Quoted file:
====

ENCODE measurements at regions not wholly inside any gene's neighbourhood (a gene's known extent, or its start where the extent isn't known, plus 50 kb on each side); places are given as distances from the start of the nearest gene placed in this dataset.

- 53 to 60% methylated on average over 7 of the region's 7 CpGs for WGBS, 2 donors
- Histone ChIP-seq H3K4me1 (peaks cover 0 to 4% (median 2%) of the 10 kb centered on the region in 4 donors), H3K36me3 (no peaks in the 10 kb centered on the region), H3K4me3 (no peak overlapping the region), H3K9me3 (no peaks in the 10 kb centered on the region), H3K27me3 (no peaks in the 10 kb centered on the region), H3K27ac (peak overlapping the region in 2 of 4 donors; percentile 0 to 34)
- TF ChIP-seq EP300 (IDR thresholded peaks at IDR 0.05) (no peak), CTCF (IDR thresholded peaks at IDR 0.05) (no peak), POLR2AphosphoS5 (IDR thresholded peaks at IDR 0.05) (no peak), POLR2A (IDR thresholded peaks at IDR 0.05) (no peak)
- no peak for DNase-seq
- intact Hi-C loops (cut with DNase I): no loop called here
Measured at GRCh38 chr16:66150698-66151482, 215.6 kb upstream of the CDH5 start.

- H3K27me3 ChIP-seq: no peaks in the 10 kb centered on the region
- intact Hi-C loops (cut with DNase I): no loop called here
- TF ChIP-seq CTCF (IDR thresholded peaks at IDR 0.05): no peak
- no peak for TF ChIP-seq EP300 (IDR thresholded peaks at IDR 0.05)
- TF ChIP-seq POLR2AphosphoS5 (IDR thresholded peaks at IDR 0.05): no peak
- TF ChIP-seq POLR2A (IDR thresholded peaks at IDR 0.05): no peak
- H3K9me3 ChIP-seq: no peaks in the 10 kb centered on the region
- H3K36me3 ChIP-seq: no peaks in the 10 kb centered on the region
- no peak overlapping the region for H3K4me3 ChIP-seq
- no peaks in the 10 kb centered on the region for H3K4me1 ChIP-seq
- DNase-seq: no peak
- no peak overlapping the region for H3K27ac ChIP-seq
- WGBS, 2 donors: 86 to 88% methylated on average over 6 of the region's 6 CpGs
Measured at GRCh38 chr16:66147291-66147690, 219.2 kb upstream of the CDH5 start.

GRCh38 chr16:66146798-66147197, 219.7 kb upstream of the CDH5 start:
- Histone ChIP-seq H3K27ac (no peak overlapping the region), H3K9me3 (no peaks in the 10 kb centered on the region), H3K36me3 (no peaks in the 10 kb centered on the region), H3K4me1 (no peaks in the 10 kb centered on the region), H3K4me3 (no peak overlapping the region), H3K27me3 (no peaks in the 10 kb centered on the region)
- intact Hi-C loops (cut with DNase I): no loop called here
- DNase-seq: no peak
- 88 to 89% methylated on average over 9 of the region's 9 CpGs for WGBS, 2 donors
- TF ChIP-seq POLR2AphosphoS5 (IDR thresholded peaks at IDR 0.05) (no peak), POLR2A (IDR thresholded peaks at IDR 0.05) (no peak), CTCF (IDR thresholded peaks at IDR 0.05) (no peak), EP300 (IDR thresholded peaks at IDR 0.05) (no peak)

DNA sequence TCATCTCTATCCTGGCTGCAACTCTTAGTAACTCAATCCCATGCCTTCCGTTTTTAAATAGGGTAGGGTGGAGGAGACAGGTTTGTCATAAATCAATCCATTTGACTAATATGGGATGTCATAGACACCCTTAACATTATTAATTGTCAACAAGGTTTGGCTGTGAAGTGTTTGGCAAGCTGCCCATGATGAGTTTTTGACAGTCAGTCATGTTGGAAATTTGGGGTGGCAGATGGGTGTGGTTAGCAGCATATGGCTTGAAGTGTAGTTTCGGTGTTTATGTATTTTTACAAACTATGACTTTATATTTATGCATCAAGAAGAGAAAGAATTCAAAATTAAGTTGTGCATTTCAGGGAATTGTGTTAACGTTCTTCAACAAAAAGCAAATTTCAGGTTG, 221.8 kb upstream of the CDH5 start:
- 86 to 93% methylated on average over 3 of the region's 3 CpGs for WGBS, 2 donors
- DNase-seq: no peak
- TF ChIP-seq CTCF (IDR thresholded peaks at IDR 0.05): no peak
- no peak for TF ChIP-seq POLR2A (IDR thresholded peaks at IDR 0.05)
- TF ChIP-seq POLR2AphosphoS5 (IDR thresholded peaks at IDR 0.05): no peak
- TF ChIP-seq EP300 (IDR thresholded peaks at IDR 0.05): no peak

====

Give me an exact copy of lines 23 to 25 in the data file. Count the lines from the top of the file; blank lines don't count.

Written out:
- Histone ChIP-seq H3K27ac (no peak overlapping the region), H3K9me3 (no peaks in the 10 kb centered on the region), H3K36me3 (no peaks in the 10 kb centered on the region), H3K4me1 (no peaks in the 10 kb centered on the region), H3K4me3 (no peak overlapping the region), H3K27me3 (no peaks in the 10 kb centered on the region)
- intact Hi-C loops (cut with DNase I): no loop called here
- DNase-seq: no peak